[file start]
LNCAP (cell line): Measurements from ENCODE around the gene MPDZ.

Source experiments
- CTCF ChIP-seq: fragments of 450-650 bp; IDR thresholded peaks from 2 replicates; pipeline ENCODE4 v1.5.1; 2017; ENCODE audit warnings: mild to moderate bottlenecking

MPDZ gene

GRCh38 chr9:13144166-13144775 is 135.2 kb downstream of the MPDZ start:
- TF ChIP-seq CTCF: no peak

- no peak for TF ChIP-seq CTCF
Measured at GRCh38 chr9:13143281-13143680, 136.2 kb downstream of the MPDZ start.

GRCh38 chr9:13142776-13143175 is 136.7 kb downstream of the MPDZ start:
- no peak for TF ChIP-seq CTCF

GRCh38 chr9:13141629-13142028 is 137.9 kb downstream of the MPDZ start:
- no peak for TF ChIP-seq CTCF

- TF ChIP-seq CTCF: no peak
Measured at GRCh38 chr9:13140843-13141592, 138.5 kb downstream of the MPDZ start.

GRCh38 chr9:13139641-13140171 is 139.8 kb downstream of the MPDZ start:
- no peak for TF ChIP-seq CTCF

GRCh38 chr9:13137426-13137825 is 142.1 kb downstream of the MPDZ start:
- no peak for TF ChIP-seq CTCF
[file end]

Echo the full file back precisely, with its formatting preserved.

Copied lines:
LNCAP (cell line): Measurements from ENCODE around the gene MPDZ.

Source experiments
- CTCF ChIP-seq: fragments of 450-650 bp; IDR thresholded peaks from 2 replicates; pipeline ENCODE4 v1.5.1; 2017; ENCODE audit warnings: mild to moderate bottlenecking

MPDZ gene

GRCh38 chr9:13144166-13144775 is 135.2 kb downstream of the MPDZ start:
- TF ChIP-seq CTCF: no peak

- no peak for TF ChIP-seq CTCF
Measured at GRCh38 chr9:13143281-13143680, 136.2 kb downstream of the MPDZ start.

GRCh38 chr9:13142776-13143175 is 136.7 kb downstream of the MPDZ start:
- no peak for TF ChIP-seq CTCF

GRCh38 chr9:13141629-13142028 is 137.9 kb downstream of the MPDZ start:
- no peak for TF ChIP-seq CTCF

- TF ChIP-seq CTCF: no peak
Measured at GRCh38 chr9:13140843-13141592, 138.5 kb downstream of the MPDZ start.

GRCh38 chr9:13139641-13140171 is 139.8 kb downstream of the MPDZ start:
- no peak for TF ChIP-seq CTCF

GRCh38 chr9:13137426-13137825 is 142.1 kb downstream of the MPDZ start:
- no peak for TF ChIP-seq CTCF